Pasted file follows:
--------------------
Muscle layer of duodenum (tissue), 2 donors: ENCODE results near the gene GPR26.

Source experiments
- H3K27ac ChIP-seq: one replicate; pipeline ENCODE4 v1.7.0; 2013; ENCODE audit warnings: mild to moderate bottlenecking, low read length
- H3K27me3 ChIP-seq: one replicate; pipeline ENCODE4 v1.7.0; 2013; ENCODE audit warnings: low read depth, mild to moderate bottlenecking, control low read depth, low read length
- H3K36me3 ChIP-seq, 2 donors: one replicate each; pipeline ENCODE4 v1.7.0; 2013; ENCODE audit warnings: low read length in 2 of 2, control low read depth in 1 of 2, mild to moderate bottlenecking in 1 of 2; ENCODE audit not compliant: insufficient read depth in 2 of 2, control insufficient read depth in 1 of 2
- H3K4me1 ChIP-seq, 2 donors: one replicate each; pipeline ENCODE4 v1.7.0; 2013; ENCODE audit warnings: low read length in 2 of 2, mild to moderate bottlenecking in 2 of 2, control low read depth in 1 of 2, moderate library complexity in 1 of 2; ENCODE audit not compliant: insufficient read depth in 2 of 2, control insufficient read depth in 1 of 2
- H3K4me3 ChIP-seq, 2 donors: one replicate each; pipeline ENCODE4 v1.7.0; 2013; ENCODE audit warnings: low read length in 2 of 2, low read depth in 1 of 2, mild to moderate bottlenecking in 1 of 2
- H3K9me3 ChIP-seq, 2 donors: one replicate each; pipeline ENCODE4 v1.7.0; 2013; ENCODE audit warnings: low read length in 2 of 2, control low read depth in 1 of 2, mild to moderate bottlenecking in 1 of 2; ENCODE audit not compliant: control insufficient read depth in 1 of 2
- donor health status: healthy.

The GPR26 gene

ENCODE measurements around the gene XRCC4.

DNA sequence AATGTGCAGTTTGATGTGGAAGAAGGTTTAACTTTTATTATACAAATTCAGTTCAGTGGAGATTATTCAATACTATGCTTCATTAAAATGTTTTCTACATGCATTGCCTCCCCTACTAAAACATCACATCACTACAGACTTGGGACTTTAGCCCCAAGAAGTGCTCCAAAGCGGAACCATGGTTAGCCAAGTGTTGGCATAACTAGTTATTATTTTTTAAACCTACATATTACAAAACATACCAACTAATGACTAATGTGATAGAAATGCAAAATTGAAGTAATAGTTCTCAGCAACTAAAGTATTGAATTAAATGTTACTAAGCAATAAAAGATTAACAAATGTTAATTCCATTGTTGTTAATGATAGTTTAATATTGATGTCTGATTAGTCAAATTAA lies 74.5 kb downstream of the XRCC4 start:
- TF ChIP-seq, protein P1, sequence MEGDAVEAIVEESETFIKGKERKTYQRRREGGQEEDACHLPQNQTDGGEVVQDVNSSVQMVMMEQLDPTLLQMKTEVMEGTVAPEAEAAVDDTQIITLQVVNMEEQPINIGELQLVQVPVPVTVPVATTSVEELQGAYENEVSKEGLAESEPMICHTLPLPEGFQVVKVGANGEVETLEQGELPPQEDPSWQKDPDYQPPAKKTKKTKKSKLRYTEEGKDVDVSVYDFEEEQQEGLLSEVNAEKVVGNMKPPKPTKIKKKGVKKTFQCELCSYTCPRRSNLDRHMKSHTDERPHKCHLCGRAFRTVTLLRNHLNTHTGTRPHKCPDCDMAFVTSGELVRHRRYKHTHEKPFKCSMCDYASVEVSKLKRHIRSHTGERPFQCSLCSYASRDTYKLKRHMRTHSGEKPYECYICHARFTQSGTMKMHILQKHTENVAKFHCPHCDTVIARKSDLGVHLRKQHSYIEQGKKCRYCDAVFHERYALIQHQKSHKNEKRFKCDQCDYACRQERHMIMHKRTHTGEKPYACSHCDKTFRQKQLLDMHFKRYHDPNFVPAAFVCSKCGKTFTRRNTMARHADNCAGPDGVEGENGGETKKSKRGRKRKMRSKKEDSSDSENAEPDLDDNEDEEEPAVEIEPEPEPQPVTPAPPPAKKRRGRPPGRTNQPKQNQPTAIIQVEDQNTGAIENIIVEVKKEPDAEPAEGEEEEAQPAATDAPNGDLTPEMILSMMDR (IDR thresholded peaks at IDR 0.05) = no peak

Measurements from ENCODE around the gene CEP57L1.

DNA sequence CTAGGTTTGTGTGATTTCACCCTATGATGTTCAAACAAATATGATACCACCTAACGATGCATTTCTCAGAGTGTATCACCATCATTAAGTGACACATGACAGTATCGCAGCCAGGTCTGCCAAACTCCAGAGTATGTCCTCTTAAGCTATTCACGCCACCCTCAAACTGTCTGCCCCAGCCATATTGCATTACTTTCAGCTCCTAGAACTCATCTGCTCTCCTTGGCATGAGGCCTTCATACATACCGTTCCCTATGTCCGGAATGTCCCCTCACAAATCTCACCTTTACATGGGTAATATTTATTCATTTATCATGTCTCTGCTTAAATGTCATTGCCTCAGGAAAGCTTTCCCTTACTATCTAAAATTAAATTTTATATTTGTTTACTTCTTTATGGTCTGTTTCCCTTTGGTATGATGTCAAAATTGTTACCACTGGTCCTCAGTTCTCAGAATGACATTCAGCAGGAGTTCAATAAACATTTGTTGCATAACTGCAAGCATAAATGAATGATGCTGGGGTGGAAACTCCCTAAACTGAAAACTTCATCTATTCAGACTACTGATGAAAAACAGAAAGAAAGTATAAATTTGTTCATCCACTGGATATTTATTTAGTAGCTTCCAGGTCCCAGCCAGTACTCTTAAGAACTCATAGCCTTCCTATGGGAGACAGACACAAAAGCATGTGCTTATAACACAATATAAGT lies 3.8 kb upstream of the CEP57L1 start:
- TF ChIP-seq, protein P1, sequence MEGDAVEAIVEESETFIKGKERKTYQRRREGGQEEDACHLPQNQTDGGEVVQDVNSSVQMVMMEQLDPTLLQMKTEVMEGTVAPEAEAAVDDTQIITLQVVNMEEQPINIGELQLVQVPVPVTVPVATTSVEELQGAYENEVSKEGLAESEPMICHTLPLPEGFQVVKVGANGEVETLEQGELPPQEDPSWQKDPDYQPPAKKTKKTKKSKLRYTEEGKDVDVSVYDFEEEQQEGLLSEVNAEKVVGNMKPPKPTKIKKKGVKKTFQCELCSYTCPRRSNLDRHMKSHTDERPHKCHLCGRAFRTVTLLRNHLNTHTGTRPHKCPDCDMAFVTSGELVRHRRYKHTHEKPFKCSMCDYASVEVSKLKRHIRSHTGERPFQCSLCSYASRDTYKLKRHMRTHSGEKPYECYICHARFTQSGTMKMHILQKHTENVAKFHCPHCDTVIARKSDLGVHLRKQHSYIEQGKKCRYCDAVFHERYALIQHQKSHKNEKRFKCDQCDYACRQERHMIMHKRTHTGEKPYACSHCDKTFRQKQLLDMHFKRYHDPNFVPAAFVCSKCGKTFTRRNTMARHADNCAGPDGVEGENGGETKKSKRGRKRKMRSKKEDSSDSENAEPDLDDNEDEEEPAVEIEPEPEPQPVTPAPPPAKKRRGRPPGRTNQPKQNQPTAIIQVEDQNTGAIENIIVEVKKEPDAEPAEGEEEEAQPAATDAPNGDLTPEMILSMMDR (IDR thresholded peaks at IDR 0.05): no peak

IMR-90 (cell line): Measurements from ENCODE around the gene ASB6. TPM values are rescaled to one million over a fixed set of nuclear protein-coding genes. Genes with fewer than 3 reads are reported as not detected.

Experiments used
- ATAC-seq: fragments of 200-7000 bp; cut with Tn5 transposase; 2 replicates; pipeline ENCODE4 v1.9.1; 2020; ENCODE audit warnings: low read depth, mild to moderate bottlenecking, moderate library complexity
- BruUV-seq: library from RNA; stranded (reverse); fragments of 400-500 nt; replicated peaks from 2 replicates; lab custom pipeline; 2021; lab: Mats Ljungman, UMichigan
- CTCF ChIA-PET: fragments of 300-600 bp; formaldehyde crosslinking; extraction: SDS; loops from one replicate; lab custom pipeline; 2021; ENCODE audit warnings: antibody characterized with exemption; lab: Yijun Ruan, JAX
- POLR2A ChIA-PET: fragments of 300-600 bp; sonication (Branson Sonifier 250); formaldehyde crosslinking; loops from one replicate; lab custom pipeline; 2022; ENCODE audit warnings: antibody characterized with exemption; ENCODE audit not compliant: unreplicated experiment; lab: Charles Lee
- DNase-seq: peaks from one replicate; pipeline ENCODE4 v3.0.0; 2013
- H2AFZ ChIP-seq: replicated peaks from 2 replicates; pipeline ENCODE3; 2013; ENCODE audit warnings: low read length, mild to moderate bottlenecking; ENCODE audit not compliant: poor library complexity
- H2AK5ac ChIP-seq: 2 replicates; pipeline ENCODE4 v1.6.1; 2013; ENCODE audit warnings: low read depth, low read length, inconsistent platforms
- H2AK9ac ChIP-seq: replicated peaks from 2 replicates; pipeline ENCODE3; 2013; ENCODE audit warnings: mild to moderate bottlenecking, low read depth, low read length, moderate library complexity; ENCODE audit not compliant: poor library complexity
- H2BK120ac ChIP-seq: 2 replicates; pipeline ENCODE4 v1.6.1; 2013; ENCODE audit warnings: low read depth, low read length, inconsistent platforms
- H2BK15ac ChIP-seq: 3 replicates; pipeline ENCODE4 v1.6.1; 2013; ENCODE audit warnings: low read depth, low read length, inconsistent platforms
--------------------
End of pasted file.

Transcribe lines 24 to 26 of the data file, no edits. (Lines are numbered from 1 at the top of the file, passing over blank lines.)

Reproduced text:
- H2AFZ ChIP-seq: replicated peaks from 2 replicates; pipeline ENCODE3; 2013; ENCODE audit warnings: low read length, mild to moderate bottlenecking; ENCODE audit not compliant: poor library complexity
- H2AK5ac ChIP-seq: 2 replicates; pipeline ENCODE4 v1.6.1; 2013; ENCODE audit warnings: low read depth, low read length, inconsistent platforms
- H2AK9ac ChIP-seq: replicated peaks from 2 replicates; pipeline ENCODE3; 2013; ENCODE audit warnings: mild to moderate bottlenecking, low read depth, low read length, moderate library complexity; ENCODE audit not compliant: poor library complexity